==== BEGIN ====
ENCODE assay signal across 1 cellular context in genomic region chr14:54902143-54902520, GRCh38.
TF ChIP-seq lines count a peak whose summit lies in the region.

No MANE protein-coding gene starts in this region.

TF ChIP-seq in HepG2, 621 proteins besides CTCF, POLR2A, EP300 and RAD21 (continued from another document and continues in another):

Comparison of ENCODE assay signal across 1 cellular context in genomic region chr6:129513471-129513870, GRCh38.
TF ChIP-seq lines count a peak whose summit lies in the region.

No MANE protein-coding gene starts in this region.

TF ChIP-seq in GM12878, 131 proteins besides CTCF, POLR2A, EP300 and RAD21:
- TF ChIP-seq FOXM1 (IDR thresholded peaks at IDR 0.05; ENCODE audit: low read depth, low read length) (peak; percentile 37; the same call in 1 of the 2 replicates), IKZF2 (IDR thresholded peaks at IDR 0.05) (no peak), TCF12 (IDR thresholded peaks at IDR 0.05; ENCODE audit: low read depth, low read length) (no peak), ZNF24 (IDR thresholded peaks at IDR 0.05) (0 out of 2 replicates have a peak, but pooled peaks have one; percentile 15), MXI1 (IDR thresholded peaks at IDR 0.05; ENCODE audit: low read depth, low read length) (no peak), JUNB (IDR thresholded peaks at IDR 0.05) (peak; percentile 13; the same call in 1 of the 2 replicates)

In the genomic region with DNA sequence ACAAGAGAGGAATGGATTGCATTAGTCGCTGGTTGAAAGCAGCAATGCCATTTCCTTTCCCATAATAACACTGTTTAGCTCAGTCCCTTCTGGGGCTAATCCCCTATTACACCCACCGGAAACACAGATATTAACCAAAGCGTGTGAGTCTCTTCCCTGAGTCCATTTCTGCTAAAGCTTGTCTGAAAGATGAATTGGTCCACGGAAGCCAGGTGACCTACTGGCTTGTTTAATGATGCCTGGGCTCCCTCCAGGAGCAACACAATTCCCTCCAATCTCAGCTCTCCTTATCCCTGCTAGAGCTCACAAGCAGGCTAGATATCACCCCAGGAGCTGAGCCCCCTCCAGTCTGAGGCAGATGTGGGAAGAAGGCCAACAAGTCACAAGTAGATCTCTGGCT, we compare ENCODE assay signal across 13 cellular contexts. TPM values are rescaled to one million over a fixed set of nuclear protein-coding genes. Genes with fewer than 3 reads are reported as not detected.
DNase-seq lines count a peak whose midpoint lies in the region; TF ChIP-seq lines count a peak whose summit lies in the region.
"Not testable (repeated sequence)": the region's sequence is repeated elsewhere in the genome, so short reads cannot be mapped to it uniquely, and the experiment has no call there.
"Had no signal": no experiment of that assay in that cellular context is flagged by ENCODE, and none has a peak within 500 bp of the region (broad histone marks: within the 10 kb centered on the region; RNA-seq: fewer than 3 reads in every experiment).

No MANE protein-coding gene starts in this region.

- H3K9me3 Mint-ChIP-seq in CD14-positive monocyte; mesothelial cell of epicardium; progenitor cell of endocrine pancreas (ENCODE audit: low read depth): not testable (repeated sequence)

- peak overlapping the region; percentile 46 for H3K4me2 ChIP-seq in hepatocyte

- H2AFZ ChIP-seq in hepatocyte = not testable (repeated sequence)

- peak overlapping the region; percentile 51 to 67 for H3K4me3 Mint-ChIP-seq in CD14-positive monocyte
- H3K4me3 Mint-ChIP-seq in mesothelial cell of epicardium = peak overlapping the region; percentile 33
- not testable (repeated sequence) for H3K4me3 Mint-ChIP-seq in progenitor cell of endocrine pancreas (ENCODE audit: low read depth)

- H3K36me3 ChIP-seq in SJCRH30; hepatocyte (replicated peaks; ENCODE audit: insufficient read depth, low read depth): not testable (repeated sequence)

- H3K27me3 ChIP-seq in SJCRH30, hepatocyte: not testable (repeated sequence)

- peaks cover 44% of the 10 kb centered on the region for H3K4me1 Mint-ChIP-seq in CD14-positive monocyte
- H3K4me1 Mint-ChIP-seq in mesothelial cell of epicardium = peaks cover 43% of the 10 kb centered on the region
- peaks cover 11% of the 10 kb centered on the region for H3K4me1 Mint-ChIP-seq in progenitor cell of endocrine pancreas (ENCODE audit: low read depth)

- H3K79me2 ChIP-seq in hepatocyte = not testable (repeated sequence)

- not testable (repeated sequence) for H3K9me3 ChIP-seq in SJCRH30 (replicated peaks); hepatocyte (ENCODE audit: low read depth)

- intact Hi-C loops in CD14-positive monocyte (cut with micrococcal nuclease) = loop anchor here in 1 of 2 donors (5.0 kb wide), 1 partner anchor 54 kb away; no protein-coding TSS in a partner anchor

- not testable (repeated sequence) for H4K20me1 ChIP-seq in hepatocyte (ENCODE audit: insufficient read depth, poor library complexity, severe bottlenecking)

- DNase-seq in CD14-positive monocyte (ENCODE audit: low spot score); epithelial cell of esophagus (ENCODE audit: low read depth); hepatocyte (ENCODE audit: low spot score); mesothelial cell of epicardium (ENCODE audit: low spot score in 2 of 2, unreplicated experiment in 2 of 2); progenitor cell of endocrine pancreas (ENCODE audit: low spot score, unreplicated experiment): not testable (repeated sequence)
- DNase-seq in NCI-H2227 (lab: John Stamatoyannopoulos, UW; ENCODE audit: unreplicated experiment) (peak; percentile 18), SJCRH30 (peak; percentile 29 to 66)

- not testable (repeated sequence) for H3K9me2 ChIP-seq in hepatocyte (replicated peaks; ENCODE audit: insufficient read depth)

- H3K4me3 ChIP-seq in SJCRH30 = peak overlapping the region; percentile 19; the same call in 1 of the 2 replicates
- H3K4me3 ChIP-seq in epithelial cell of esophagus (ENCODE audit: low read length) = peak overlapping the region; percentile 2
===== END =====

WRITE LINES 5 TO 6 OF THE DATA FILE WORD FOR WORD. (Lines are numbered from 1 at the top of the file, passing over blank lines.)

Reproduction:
Comparison of ENCODE assay signal across 1 cellular context in genomic region chr6:129513471-129513870, GRCh38.
TF ChIP-seq lines count a peak whose summit lies in the region.